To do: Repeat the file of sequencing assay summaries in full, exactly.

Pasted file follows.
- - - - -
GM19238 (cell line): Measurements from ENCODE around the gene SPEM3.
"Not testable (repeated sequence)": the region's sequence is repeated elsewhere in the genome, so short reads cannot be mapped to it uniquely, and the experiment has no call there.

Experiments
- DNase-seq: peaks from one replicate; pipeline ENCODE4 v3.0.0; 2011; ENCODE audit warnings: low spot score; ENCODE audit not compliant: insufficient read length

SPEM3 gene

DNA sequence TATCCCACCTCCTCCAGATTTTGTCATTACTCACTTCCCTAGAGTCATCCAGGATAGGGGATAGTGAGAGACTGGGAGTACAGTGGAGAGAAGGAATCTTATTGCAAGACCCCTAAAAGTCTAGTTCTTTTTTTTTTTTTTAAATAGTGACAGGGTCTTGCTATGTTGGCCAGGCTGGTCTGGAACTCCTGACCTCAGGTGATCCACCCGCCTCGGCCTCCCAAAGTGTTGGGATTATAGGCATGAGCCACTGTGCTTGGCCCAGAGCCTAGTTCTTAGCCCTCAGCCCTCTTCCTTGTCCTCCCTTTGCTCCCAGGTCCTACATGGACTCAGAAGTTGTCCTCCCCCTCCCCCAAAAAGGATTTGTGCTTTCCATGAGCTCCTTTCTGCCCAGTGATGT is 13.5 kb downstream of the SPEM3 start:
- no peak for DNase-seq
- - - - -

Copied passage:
GM19238 (cell line): Measurements from ENCODE around the gene SPEM3.
"Not testable (repeated sequence)": the region's sequence is repeated elsewhere in the genome, so short reads cannot be mapped to it uniquely, and the experiment has no call there.

Experiments
- DNase-seq: peaks from one replicate; pipeline ENCODE4 v3.0.0; 2011; ENCODE audit warnings: low spot score; ENCODE audit not compliant: insufficient read length

SPEM3 gene

DNA sequence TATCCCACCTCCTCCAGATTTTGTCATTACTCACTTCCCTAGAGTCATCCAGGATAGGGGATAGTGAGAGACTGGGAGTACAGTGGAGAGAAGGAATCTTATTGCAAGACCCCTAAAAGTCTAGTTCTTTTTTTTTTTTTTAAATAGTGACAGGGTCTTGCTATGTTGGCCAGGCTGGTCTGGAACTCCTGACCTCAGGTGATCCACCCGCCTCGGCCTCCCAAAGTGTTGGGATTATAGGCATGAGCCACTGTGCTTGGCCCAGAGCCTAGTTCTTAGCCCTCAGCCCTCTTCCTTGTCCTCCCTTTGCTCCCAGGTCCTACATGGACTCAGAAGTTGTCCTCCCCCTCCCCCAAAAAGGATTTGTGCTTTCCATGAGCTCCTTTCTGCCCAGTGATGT is 13.5 kb downstream of the SPEM3 start:
- no peak for DNase-seq